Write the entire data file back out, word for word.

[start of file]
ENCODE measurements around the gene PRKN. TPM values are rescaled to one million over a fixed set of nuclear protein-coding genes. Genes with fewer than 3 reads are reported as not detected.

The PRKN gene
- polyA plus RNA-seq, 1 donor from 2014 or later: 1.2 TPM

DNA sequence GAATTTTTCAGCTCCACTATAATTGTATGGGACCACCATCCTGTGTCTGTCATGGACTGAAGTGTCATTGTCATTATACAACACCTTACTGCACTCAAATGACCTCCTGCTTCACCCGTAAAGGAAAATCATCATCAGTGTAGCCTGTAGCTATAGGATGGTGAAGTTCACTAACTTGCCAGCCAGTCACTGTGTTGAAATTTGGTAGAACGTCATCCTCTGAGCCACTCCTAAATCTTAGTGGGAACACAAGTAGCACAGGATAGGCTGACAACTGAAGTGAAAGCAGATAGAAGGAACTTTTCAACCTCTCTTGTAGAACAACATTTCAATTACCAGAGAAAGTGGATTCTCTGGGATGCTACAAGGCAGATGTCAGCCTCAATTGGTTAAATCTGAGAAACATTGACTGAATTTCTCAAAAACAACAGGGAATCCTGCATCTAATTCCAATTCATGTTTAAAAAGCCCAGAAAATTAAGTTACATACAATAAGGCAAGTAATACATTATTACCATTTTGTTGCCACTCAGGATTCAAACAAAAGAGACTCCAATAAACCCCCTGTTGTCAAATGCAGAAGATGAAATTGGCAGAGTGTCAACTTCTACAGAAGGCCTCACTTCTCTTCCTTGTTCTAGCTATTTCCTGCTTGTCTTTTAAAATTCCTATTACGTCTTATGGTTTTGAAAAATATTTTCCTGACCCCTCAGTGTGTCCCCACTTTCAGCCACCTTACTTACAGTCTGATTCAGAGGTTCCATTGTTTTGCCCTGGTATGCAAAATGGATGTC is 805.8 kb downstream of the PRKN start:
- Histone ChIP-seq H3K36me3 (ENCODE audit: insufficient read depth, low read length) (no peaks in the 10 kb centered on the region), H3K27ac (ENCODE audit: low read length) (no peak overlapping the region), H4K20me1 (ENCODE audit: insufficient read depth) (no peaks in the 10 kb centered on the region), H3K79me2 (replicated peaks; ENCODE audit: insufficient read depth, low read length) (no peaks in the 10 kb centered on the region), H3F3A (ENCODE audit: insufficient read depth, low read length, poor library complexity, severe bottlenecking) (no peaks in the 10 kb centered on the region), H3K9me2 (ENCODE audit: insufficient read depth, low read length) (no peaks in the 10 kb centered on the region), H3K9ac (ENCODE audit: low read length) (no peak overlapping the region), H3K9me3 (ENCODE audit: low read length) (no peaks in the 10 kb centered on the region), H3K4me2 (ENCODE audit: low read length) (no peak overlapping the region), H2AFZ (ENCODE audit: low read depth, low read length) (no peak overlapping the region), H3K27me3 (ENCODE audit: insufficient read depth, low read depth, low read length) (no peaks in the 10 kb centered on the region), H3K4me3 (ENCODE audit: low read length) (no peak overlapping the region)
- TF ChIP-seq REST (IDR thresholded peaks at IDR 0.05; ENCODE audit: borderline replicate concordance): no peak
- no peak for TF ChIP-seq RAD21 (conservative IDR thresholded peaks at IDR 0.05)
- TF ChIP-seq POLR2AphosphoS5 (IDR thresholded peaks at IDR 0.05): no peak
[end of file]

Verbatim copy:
ENCODE measurements around the gene PRKN. TPM values are rescaled to one million over a fixed set of nuclear protein-coding genes. Genes with fewer than 3 reads are reported as not detected.

The PRKN gene
- polyA plus RNA-seq, 1 donor from 2014 or later: 1.2 TPM

DNA sequence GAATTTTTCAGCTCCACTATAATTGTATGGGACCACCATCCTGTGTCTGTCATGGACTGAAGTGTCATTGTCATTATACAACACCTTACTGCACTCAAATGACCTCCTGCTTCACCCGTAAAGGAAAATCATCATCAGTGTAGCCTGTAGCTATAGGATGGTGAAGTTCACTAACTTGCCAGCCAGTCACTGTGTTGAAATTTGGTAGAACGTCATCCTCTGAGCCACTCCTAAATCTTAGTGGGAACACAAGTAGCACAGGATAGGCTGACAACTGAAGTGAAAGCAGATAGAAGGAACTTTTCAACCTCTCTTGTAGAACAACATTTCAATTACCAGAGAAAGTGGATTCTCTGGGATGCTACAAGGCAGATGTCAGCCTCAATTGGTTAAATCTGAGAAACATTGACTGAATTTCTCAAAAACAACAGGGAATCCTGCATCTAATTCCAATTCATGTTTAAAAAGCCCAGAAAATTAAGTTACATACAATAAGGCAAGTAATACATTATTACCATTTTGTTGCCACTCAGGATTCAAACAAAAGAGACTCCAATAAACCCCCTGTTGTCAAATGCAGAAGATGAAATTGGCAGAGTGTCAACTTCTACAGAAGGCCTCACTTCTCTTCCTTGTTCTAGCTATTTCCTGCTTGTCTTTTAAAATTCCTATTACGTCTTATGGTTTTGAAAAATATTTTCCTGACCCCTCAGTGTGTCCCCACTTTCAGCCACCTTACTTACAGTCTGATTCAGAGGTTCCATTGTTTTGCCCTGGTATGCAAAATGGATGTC is 805.8 kb downstream of the PRKN start:
- Histone ChIP-seq H3K36me3 (ENCODE audit: insufficient read depth, low read length) (no peaks in the 10 kb centered on the region), H3K27ac (ENCODE audit: low read length) (no peak overlapping the region), H4K20me1 (ENCODE audit: insufficient read depth) (no peaks in the 10 kb centered on the region), H3K79me2 (replicated peaks; ENCODE audit: insufficient read depth, low read length) (no peaks in the 10 kb centered on the region), H3F3A (ENCODE audit: insufficient read depth, low read length, poor library complexity, severe bottlenecking) (no peaks in the 10 kb centered on the region), H3K9me2 (ENCODE audit: insufficient read depth, low read length) (no peaks in the 10 kb centered on the region), H3K9ac (ENCODE audit: low read length) (no peak overlapping the region), H3K9me3 (ENCODE audit: low read length) (no peaks in the 10 kb centered on the region), H3K4me2 (ENCODE audit: low read length) (no peak overlapping the region), H2AFZ (ENCODE audit: low read depth, low read length) (no peak overlapping the region), H3K27me3 (ENCODE audit: insufficient read depth, low read depth, low read length) (no peaks in the 10 kb centered on the region), H3K4me3 (ENCODE audit: low read length) (no peak overlapping the region)
- TF ChIP-seq REST (IDR thresholded peaks at IDR 0.05; ENCODE audit: borderline replicate concordance): no peak
- no peak for TF ChIP-seq RAD21 (conservative IDR thresholded peaks at IDR 0.05)
- TF ChIP-seq POLR2AphosphoS5 (IDR thresholded peaks at IDR 0.05): no peak